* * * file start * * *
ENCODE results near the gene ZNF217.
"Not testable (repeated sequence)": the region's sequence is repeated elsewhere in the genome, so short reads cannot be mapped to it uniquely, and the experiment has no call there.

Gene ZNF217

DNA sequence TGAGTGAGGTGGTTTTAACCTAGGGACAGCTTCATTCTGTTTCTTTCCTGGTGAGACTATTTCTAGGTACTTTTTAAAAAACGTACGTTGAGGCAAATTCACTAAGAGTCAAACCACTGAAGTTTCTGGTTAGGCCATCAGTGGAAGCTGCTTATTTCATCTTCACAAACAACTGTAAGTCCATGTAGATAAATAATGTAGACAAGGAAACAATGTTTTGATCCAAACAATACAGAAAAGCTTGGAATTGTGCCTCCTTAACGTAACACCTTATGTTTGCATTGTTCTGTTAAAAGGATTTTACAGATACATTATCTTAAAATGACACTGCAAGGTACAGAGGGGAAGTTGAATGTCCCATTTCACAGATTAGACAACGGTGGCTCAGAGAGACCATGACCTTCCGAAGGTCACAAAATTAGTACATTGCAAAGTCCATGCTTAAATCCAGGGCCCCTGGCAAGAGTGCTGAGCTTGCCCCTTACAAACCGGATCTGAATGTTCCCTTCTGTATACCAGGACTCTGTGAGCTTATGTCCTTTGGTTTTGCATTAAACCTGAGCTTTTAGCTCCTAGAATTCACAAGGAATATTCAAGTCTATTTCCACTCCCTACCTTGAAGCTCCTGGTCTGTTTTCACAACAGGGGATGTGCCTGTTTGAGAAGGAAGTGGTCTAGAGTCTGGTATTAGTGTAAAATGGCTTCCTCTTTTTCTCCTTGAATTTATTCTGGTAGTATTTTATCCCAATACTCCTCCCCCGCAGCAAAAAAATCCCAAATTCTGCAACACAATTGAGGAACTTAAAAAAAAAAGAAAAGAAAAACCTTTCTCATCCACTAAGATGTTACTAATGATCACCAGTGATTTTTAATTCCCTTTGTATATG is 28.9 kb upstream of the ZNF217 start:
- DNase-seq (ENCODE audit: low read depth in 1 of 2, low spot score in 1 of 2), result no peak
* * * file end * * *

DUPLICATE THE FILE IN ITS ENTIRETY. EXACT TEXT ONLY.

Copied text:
ENCODE results near the gene ZNF217.
"Not testable (repeated sequence)": the region's sequence is repeated elsewhere in the genome, so short reads cannot be mapped to it uniquely, and the experiment has no call there.

Gene ZNF217

DNA sequence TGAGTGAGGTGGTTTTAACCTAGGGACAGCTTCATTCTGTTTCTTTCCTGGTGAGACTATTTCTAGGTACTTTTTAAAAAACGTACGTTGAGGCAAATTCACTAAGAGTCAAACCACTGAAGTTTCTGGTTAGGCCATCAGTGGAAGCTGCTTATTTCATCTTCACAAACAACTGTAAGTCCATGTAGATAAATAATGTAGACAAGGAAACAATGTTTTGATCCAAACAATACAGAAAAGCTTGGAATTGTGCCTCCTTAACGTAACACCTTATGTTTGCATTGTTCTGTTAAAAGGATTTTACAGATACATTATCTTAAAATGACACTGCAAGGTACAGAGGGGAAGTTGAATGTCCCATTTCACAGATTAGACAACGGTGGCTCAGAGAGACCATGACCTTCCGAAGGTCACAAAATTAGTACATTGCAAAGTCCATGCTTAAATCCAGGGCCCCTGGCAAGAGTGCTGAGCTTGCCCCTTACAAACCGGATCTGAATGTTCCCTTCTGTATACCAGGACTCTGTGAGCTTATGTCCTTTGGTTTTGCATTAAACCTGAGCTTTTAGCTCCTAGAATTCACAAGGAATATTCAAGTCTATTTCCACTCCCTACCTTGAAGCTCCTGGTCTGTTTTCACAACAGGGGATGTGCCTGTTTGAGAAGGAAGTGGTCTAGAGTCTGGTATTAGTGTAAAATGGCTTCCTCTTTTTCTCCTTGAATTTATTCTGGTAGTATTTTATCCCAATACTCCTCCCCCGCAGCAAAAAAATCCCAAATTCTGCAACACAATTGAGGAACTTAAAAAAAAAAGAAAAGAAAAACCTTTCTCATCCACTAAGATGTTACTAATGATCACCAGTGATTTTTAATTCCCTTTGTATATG is 28.9 kb upstream of the ZNF217 start:
- DNase-seq (ENCODE audit: low read depth in 1 of 2, low spot score in 1 of 2), result no peak